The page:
Brandywine Zoo Welcomes Baby Pudu

Baby PuduClover, a southern pudu brought to the Brandywine Zoo as part of an AZA Species Survival Plan, recently gave birth to a male baby pudu. /DNREC Image

WILMINGTON, DE — The Delaware Department of Natural Resources and Environmental Control and Brandywine Zoo announced Clover, a southern pudu at the zoo, welcomed a male baby the night of July 12. The new fawn is a significant contribution to the North American pudu population. Both Clover and her baby are doing well.

Clover, who has been at the zoo since April 2021, was joined by Ande, a 1-year-old male southern pudu, at the end of November from the Woodland Park Zoo in Seattle, Wash. Their pairing is part of an Association of Zoos & Aquariums (AZA) Species Survival Plan (SSP), a conservation breeding program where vulnerable species in human care are optimally matched for genetic diversity to increase the population.

A name for the baby, who weighed in at 20 ounces – or four times the size of a hamster, will be chosen soon. Check the Delaware State Parks and Brandywine Zoo Facebook pages for updates as the baby progresses.

While they do have access to their exterior habitat at the zoo, Clover and her fawn are mainly keeping to their holding area for now, especially during hot summer temperatures. If they are seen in their exterior habitat, the public is asked to keep their voices down at this time.

Southern pudu are the second smallest deer in the world at 14 to 17 inches at shoulder height. There are fewer than 10,000 southern pudu left in the wild in Argentina and Chile. This pudu species is considered Near Threatened by the International Union for Conservation of Nature Red List of Threatened Species.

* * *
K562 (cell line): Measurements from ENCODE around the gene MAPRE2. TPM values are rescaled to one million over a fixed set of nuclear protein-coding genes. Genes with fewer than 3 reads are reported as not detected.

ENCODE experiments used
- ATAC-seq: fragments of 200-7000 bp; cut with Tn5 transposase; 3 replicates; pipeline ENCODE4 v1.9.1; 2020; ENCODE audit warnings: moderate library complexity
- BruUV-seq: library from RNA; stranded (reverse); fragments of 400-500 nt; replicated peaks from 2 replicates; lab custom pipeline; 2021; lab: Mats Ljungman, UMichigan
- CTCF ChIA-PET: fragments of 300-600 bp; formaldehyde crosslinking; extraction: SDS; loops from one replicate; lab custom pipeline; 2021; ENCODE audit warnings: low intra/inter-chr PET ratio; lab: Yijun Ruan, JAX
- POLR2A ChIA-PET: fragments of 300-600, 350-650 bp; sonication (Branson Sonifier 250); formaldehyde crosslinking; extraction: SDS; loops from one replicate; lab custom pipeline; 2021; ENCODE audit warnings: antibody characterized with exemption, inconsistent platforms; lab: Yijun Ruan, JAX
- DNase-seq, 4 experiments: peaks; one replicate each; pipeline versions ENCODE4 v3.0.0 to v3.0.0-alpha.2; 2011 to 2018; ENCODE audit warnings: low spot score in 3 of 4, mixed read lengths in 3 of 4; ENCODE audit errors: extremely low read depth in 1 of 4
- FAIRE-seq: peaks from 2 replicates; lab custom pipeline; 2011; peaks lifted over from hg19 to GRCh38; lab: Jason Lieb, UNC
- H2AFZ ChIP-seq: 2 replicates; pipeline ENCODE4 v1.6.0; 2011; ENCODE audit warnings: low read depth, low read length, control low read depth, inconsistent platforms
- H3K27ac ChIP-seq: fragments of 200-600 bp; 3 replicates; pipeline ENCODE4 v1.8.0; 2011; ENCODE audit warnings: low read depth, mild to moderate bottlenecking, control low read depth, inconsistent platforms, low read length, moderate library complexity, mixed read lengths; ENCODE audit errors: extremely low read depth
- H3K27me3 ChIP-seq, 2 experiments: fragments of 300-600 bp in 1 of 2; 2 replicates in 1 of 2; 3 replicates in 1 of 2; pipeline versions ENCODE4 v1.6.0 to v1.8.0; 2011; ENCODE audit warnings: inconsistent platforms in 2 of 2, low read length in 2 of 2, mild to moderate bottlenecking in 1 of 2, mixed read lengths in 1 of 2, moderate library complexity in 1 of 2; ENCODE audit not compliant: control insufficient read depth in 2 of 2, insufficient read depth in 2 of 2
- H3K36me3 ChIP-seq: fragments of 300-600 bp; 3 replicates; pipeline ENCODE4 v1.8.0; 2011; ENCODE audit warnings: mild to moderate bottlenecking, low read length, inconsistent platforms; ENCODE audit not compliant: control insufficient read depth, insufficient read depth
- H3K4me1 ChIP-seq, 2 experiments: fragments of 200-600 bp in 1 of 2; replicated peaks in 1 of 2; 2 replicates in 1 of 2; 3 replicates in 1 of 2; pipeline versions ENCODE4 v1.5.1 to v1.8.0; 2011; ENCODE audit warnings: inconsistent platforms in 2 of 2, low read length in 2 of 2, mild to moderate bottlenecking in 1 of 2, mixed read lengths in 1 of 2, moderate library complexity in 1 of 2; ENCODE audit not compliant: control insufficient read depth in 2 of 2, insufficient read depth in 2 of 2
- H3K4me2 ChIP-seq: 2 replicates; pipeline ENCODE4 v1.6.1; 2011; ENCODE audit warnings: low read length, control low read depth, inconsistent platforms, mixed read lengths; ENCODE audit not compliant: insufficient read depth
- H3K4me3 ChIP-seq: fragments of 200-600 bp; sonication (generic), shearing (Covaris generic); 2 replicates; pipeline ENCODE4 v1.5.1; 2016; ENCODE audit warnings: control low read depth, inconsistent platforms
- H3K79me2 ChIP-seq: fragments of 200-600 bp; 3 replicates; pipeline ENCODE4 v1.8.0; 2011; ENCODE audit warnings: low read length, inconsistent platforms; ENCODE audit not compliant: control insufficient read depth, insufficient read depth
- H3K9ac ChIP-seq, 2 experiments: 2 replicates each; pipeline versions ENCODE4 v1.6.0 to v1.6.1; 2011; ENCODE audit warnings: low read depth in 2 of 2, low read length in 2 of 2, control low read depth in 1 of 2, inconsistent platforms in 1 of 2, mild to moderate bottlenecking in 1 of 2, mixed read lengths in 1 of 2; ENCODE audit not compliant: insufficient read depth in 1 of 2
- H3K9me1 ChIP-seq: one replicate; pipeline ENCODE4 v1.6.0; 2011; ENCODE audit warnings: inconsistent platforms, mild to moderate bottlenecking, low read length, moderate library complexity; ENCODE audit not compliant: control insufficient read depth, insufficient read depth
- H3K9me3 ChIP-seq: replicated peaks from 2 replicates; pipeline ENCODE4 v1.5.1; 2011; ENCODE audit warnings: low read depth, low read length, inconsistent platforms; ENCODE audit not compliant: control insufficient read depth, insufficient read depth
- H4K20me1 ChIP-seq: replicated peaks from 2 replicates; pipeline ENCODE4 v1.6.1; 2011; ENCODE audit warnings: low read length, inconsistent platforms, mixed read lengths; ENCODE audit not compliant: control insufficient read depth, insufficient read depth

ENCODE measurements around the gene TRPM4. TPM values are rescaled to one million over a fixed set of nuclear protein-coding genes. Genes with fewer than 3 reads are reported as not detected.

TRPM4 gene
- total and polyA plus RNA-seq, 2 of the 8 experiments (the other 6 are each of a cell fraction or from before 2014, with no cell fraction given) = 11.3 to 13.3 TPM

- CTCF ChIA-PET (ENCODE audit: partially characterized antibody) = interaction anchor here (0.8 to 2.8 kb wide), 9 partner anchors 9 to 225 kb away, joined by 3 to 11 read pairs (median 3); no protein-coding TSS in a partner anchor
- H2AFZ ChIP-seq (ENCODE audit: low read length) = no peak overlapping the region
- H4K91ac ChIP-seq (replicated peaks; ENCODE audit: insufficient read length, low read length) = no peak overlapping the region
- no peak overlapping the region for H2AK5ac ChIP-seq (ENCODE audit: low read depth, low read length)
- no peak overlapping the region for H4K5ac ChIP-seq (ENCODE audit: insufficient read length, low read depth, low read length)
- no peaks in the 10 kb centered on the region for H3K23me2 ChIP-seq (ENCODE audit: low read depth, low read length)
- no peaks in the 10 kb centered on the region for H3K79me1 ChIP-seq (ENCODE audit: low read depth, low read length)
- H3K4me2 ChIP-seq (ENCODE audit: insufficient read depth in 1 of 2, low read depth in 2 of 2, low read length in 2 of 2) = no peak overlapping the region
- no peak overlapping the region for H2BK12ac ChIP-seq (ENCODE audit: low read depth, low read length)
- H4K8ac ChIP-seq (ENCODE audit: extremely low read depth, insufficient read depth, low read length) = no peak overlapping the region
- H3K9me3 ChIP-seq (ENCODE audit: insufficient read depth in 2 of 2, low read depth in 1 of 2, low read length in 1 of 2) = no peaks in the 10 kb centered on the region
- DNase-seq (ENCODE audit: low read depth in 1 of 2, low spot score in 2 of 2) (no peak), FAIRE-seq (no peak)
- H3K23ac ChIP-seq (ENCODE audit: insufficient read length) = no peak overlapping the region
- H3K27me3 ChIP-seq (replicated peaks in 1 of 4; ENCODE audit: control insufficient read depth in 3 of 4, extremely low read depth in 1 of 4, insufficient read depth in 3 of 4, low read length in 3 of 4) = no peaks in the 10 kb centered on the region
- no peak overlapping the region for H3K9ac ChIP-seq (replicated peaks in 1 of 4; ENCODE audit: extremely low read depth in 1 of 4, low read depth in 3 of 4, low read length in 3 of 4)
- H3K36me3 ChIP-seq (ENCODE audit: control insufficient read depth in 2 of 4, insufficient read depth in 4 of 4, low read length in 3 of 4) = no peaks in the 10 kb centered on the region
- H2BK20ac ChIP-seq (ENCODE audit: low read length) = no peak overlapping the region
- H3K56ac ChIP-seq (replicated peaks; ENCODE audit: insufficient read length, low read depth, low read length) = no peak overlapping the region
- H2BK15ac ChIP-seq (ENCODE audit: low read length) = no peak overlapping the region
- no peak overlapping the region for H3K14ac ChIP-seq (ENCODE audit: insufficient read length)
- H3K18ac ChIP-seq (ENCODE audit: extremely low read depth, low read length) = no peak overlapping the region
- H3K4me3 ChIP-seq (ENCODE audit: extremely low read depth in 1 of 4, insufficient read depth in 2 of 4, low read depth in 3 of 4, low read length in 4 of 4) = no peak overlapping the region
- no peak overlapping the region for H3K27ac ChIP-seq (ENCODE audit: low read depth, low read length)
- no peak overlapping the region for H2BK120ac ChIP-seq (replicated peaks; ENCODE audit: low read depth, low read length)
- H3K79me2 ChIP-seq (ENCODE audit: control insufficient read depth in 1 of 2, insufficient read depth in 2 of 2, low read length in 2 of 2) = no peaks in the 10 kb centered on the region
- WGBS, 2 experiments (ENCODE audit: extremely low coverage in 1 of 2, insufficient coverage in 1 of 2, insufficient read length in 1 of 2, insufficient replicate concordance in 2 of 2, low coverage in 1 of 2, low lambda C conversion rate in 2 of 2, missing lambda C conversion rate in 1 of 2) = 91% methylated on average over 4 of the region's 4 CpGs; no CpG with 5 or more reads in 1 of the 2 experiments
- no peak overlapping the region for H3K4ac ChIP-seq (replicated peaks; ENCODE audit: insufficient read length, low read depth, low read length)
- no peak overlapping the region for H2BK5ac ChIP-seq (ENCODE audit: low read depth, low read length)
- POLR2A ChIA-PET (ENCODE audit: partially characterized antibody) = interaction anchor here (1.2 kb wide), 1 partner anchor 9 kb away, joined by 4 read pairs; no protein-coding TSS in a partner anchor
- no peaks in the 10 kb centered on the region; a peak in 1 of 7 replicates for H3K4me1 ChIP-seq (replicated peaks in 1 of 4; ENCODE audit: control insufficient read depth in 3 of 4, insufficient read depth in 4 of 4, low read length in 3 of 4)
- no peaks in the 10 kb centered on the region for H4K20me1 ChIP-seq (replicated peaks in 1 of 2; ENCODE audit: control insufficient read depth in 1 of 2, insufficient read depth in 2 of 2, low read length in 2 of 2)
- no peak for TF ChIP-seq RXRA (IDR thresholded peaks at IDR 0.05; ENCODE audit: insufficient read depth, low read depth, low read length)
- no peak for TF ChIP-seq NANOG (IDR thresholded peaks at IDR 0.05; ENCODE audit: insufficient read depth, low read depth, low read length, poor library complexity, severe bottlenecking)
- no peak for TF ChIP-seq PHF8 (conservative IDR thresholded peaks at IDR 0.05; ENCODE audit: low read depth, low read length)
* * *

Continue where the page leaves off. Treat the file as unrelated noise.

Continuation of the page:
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While not currently endangered, the population in the wild is declining. Pudu face threats , including habitat loss due to logging and agriculture, feral dogs and poaching for the pet trade. AZA zoos, including the Brandywine Zoo, are working to maintain a long-term, genetically valuable population of southern pudu through their SSP program. There are only 45 pudu at 15 institutions in the AZA’s Species Survival Plan. Nine of these animals, including eight males are located at a facility in Argentina, so a new male in the U.S. population is a very welcome addition.

The Brandywine Zoo’s pudu were acquired as part of the zoo’s master plan, which was completed in 2018 and reestablishes the zoo’s commitment as an active contributor to the AZA’s conservation breeding programs.

Several other new additions have recently arrived at the Brandywine Zoo as SSP recommended moves and are visible to guests. These include a female Hoffman’s two-toed sloth, acquired in May. She is currently housed in the South American exhibit with the capybara, ducks and ibis. Hoffman’s sloth are currently listed as “least concern,” but their numbers in the wild are decreasing. Two yearling binturongs, which are also called southeast Asian bearcats, were acquired in June from a zoo in Michigan. These are tree dwelling animals and one of only two carnivores with a prehensile tail. Binturongs are listed as “vulnerable” and their populations in the wild are also declining.

The Brandywine Zoo, managed by the DNREC Division of Parks and Recreation, is an accredited member of the Association of Zoos & Aquariums and is one of 238 accredited zoos and aquariums worldwide that meet the highest standard in animal care and welfare, and provide fun, safe and educational experiences.

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